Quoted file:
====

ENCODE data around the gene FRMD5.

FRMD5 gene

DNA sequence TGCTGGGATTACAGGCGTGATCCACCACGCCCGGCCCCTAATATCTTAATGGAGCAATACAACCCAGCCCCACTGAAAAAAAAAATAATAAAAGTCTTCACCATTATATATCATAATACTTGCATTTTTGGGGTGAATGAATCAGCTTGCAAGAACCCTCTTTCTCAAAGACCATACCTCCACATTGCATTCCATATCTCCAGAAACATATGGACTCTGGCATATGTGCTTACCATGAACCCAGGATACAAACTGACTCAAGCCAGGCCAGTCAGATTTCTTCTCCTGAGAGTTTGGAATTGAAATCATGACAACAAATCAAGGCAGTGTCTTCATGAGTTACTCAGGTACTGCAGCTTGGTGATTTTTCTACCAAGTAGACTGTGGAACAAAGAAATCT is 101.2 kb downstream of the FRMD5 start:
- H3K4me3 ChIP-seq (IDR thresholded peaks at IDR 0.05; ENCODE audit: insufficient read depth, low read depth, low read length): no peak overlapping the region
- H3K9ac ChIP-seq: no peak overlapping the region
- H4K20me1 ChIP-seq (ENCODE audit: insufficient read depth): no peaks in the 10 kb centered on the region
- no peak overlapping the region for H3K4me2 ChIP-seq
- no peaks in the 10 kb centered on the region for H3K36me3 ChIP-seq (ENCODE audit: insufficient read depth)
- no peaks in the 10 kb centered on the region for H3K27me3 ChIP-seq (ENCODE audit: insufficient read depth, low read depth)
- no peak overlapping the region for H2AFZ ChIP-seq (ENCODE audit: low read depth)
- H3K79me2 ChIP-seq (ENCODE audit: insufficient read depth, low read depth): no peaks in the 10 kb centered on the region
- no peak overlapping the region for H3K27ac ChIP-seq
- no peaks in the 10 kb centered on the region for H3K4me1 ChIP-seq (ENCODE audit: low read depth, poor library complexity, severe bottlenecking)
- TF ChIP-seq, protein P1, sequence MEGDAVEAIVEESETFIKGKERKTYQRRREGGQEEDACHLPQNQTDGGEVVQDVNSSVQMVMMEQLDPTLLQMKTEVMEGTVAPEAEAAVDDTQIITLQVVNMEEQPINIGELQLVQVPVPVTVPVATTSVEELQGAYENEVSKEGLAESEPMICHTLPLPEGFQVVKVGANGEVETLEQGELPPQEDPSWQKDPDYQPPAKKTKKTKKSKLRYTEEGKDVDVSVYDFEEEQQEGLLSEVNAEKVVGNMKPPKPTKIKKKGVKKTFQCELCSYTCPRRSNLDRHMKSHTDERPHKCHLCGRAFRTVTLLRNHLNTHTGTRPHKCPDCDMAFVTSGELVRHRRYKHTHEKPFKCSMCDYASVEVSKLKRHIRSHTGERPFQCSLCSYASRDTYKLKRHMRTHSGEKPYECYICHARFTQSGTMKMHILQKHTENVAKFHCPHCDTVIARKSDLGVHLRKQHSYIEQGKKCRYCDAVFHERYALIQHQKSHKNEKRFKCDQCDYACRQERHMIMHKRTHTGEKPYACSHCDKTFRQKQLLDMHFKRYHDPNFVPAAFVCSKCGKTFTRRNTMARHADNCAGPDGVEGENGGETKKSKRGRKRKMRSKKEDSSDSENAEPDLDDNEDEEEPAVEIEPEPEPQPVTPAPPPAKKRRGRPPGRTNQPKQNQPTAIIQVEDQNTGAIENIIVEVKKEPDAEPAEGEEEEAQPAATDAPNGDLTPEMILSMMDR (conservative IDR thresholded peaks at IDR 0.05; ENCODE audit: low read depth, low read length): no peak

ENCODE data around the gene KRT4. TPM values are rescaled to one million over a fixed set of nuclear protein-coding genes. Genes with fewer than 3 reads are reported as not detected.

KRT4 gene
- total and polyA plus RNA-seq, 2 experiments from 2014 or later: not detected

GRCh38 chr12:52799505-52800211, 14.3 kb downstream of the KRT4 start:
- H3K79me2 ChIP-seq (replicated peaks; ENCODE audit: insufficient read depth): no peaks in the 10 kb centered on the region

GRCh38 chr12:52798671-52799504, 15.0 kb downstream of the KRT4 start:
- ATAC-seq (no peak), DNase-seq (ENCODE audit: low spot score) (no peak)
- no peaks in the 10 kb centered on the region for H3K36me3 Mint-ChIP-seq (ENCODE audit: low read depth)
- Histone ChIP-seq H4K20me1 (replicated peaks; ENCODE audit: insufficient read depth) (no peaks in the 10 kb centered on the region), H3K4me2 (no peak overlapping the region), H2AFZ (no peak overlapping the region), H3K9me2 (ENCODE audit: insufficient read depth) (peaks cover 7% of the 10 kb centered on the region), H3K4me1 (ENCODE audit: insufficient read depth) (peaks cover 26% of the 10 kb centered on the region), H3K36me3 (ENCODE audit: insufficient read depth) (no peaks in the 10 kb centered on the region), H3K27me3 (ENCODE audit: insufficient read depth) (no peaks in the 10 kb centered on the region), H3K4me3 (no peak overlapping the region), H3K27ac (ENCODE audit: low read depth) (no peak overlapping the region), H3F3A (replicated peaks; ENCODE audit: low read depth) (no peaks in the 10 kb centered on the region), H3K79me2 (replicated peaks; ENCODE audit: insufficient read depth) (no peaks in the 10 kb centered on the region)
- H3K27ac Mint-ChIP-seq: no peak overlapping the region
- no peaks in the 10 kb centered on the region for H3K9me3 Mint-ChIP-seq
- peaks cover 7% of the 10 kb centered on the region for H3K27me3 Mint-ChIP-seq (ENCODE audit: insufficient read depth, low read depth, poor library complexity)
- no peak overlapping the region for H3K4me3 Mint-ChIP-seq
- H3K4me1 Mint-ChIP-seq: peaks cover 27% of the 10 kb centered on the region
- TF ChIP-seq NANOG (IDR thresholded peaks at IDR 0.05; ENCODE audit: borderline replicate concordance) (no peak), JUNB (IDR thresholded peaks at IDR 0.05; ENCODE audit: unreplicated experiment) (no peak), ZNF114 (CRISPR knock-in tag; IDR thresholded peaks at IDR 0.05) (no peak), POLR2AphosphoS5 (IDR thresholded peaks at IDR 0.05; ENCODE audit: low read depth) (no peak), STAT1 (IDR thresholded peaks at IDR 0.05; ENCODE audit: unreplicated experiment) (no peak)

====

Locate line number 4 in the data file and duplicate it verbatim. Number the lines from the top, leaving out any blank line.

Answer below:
- H3K4me3 ChIP-seq (IDR thresholded peaks at IDR 0.05; ENCODE audit: insufficient read depth, low read depth, low read length): no peak overlapping the region